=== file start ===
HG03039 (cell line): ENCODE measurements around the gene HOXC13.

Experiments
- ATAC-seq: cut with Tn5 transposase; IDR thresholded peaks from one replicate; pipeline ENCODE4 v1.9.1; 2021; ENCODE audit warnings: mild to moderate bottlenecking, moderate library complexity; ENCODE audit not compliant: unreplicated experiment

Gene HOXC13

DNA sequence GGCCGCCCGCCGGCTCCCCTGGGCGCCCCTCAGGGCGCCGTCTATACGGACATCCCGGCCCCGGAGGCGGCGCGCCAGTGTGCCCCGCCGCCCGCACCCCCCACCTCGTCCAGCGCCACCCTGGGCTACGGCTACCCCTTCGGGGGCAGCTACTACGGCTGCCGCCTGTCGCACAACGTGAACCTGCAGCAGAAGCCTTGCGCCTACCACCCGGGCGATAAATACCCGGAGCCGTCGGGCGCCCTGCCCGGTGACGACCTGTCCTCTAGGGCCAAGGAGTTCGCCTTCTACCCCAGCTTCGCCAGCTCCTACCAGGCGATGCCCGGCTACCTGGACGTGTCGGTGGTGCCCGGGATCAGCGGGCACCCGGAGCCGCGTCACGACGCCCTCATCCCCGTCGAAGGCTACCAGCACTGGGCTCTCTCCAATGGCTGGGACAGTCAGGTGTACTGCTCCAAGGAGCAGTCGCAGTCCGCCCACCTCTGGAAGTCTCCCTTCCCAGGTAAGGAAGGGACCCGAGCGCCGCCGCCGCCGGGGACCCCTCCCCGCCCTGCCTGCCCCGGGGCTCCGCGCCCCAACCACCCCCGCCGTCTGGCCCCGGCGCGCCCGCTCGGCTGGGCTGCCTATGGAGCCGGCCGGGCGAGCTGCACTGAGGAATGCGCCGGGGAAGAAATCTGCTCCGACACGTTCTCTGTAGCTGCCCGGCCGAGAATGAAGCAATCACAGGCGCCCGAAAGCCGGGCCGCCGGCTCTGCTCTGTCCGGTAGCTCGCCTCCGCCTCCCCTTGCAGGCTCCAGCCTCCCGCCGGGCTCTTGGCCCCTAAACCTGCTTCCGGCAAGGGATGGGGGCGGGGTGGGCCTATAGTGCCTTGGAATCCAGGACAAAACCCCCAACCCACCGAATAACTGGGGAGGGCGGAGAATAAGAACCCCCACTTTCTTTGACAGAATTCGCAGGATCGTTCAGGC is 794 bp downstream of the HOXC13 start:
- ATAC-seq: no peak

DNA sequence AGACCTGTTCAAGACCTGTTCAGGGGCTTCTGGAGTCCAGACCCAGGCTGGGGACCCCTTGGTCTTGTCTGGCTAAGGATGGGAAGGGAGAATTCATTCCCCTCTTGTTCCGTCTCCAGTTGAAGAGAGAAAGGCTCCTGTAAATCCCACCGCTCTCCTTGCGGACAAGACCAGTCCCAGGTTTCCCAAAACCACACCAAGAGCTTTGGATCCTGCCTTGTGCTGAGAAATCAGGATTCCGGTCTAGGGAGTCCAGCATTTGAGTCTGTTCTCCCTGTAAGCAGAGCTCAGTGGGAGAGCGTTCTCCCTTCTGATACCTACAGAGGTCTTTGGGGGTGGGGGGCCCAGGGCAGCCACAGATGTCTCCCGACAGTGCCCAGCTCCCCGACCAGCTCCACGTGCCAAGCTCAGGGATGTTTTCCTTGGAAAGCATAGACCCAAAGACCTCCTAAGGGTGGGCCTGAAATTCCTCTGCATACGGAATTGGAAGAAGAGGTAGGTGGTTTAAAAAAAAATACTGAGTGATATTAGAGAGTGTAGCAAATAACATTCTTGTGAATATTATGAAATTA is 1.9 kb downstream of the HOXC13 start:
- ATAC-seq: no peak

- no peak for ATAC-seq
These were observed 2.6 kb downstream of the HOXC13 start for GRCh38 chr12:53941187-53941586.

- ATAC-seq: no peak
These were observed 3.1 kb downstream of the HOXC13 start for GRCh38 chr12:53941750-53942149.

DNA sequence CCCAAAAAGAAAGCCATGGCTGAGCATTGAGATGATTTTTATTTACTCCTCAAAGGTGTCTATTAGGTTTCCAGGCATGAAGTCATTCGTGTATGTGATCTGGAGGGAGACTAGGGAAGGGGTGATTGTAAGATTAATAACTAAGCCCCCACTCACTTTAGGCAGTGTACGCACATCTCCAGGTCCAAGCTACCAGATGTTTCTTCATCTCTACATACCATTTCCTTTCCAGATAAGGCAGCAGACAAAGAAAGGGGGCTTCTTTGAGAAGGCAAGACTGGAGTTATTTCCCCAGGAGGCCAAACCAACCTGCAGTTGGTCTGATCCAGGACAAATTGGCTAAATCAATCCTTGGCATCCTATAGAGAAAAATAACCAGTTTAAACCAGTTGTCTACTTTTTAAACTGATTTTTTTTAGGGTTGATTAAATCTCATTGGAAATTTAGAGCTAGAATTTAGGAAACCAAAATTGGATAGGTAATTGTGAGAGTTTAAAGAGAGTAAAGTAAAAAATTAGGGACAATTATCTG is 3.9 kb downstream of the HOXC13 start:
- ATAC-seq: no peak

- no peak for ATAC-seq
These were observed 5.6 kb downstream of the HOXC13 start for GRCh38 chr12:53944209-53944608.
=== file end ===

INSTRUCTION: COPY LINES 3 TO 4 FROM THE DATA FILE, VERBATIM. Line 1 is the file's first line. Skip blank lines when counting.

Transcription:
- ATAC-seq: cut with Tn5 transposase; IDR thresholded peaks from one replicate; pipeline ENCODE4 v1.9.1; 2021; ENCODE audit warnings: mild to moderate bottlenecking, moderate library complexity; ENCODE audit not compliant: unreplicated experiment

Gene HOXC13